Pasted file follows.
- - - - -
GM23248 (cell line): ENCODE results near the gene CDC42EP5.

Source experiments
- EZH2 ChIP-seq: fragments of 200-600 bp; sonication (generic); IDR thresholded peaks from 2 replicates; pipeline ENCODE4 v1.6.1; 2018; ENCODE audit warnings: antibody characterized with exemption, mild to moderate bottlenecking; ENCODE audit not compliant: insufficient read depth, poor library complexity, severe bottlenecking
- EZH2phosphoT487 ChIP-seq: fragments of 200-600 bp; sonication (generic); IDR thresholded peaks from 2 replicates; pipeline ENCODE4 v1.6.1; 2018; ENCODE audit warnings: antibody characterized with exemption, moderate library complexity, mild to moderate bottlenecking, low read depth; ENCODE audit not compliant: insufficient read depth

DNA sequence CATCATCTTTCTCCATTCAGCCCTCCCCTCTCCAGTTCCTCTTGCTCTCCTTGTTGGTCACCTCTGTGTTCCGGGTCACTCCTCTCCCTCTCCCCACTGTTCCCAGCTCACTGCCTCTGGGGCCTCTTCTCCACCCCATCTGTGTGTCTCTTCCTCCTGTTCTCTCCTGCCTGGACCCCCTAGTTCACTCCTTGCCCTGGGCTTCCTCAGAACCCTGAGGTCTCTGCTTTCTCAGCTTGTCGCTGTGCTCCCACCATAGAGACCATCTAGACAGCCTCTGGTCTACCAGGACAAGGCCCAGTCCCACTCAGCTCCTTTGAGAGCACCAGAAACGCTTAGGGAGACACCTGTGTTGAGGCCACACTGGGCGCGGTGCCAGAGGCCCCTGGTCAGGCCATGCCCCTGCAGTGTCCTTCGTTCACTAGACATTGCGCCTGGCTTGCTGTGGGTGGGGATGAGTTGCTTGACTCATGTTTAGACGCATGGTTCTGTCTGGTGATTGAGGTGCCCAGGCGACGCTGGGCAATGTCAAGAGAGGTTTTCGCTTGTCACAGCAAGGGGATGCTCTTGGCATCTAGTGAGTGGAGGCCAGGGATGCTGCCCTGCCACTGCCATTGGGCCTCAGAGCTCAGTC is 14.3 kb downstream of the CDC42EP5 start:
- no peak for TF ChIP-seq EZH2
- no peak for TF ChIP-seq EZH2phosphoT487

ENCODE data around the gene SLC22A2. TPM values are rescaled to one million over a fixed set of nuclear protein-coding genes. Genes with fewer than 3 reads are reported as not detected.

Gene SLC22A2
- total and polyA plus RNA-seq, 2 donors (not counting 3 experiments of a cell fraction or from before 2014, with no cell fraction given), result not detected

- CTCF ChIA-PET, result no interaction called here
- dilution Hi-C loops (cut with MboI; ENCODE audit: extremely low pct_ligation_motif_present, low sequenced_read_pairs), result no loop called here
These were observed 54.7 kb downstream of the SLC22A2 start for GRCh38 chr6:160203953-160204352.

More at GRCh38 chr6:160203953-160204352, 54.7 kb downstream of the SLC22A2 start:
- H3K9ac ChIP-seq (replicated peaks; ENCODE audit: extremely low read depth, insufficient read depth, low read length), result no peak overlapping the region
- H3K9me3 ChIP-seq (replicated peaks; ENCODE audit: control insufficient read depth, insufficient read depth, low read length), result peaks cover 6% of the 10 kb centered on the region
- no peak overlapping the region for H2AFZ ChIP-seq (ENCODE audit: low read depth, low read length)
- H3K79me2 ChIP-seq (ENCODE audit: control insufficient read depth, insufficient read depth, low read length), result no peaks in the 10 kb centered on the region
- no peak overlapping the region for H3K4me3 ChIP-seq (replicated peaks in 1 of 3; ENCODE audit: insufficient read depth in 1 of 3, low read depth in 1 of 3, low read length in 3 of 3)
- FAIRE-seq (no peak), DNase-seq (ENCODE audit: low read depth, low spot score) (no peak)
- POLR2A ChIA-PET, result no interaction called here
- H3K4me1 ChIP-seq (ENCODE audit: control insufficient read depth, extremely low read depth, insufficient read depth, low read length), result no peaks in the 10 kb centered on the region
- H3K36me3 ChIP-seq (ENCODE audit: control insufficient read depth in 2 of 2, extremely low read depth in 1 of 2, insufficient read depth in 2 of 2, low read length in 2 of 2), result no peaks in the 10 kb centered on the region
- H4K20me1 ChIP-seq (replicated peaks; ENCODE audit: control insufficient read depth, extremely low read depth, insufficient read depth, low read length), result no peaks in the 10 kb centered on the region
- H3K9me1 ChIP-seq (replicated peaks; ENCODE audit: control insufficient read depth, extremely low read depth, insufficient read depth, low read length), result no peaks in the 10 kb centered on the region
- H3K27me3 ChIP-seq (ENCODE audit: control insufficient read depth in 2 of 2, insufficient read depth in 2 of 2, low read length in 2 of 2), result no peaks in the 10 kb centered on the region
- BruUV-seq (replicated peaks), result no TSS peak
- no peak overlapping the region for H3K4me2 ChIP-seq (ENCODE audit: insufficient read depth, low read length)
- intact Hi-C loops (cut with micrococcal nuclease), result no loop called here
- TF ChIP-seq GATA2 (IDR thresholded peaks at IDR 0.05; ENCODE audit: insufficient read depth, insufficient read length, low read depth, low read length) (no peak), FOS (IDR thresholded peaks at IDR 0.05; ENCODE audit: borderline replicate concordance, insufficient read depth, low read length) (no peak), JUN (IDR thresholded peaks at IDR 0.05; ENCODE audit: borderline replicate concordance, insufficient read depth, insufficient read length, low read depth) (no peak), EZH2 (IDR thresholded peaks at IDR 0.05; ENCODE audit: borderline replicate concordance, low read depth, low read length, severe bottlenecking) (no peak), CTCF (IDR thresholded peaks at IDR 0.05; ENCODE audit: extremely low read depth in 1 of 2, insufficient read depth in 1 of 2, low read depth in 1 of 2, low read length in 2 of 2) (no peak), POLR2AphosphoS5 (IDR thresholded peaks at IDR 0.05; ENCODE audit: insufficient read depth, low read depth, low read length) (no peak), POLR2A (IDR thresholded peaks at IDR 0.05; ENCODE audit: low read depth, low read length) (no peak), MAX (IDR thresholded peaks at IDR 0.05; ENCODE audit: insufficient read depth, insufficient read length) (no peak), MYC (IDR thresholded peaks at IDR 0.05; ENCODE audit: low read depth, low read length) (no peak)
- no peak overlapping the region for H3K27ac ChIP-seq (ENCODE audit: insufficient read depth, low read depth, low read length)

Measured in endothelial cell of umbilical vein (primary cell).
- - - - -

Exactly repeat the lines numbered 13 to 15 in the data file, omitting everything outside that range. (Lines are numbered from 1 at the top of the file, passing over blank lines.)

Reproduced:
These were observed 54.7 kb downstream of the SLC22A2 start for GRCh38 chr6:160203953-160204352.

More at GRCh38 chr6:160203953-160204352, 54.7 kb downstream of the SLC22A2 start:
- H3K9ac ChIP-seq (replicated peaks; ENCODE audit: extremely low read depth, insufficient read depth, low read length), result no peak overlapping the region